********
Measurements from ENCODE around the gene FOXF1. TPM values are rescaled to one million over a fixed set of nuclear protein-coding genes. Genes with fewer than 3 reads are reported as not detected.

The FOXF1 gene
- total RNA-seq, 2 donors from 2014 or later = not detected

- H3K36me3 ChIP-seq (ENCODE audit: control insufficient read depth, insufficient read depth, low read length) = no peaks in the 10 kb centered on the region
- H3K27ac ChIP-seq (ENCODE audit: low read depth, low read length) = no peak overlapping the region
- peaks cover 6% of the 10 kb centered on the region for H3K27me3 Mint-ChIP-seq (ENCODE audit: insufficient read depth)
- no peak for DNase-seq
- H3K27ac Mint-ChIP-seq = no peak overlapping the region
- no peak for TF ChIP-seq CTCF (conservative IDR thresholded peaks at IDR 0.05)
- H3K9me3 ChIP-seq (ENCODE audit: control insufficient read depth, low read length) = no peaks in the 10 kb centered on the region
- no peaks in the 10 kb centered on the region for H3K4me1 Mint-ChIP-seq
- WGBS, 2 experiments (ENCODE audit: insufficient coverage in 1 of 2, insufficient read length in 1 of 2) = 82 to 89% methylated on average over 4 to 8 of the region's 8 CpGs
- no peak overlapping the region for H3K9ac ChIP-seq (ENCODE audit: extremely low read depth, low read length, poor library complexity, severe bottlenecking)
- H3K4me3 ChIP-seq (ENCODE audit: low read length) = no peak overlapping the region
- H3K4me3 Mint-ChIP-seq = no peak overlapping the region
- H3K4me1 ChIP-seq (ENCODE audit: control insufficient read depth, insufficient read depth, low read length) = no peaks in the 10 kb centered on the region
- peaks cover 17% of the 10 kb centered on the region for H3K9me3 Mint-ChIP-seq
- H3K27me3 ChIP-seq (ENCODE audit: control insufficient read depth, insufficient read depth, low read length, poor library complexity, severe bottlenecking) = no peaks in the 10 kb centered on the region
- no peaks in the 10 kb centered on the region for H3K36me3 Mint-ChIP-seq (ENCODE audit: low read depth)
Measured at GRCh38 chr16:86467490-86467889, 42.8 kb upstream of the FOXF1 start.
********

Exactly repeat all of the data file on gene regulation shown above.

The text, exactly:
Measurements from ENCODE around the gene FOXF1. TPM values are rescaled to one million over a fixed set of nuclear protein-coding genes. Genes with fewer than 3 reads are reported as not detected.

The FOXF1 gene
- total RNA-seq, 2 donors from 2014 or later = not detected

- H3K36me3 ChIP-seq (ENCODE audit: control insufficient read depth, insufficient read depth, low read length) = no peaks in the 10 kb centered on the region
- H3K27ac ChIP-seq (ENCODE audit: low read depth, low read length) = no peak overlapping the region
- peaks cover 6% of the 10 kb centered on the region for H3K27me3 Mint-ChIP-seq (ENCODE audit: insufficient read depth)
- no peak for DNase-seq
- H3K27ac Mint-ChIP-seq = no peak overlapping the region
- no peak for TF ChIP-seq CTCF (conservative IDR thresholded peaks at IDR 0.05)
- H3K9me3 ChIP-seq (ENCODE audit: control insufficient read depth, low read length) = no peaks in the 10 kb centered on the region
- no peaks in the 10 kb centered on the region for H3K4me1 Mint-ChIP-seq
- WGBS, 2 experiments (ENCODE audit: insufficient coverage in 1 of 2, insufficient read length in 1 of 2) = 82 to 89% methylated on average over 4 to 8 of the region's 8 CpGs
- no peak overlapping the region for H3K9ac ChIP-seq (ENCODE audit: extremely low read depth, low read length, poor library complexity, severe bottlenecking)
- H3K4me3 ChIP-seq (ENCODE audit: low read length) = no peak overlapping the region
- H3K4me3 Mint-ChIP-seq = no peak overlapping the region
- H3K4me1 ChIP-seq (ENCODE audit: control insufficient read depth, insufficient read depth, low read length) = no peaks in the 10 kb centered on the region
- peaks cover 17% of the 10 kb centered on the region for H3K9me3 Mint-ChIP-seq
- H3K27me3 ChIP-seq (ENCODE audit: control insufficient read depth, insufficient read depth, low read length, poor library complexity, severe bottlenecking) = no peaks in the 10 kb centered on the region
- no peaks in the 10 kb centered on the region for H3K36me3 Mint-ChIP-seq (ENCODE audit: low read depth)
Measured at GRCh38 chr16:86467490-86467889, 42.8 kb upstream of the FOXF1 start.